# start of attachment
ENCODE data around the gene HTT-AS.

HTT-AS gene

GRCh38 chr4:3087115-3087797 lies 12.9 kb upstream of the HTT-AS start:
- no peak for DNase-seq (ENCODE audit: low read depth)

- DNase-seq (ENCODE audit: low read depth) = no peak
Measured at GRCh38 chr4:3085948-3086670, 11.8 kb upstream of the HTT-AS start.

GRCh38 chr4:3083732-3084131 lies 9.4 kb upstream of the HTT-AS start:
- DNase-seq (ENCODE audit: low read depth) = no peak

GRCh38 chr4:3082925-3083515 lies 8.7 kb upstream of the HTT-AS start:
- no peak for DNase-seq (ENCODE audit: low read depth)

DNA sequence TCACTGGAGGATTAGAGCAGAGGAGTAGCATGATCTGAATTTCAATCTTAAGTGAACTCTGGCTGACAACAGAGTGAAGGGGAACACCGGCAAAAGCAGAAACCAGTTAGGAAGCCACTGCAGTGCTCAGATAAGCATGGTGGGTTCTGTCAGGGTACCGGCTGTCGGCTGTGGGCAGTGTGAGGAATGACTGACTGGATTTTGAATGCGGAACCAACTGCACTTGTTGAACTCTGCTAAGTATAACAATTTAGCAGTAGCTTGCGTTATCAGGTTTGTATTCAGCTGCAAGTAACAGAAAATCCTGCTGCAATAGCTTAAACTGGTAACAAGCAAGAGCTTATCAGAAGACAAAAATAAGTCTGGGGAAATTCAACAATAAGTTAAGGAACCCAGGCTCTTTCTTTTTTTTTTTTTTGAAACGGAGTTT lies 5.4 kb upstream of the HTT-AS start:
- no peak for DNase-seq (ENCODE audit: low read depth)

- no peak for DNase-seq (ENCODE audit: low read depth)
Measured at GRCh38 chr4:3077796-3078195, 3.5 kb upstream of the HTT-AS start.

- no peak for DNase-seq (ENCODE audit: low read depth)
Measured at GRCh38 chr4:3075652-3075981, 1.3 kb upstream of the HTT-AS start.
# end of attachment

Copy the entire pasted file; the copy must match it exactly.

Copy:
ENCODE data around the gene HTT-AS.

HTT-AS gene

GRCh38 chr4:3087115-3087797 lies 12.9 kb upstream of the HTT-AS start:
- no peak for DNase-seq (ENCODE audit: low read depth)

- DNase-seq (ENCODE audit: low read depth) = no peak
Measured at GRCh38 chr4:3085948-3086670, 11.8 kb upstream of the HTT-AS start.

GRCh38 chr4:3083732-3084131 lies 9.4 kb upstream of the HTT-AS start:
- DNase-seq (ENCODE audit: low read depth) = no peak

GRCh38 chr4:3082925-3083515 lies 8.7 kb upstream of the HTT-AS start:
- no peak for DNase-seq (ENCODE audit: low read depth)

DNA sequence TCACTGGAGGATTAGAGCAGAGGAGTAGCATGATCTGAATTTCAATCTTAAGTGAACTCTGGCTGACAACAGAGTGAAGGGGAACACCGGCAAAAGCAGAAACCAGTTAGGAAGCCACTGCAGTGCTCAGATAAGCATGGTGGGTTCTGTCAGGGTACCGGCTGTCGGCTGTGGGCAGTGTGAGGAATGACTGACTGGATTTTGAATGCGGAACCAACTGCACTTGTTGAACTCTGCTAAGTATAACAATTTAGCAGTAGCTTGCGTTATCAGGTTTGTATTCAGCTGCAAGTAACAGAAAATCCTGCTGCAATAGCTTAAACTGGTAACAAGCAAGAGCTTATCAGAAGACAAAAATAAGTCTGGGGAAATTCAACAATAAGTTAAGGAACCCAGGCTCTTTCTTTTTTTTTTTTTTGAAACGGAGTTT lies 5.4 kb upstream of the HTT-AS start:
- no peak for DNase-seq (ENCODE audit: low read depth)

- no peak for DNase-seq (ENCODE audit: low read depth)
Measured at GRCh38 chr4:3077796-3078195, 3.5 kb upstream of the HTT-AS start.

- no peak for DNase-seq (ENCODE audit: low read depth)
Measured at GRCh38 chr4:3075652-3075981, 1.3 kb upstream of the HTT-AS start.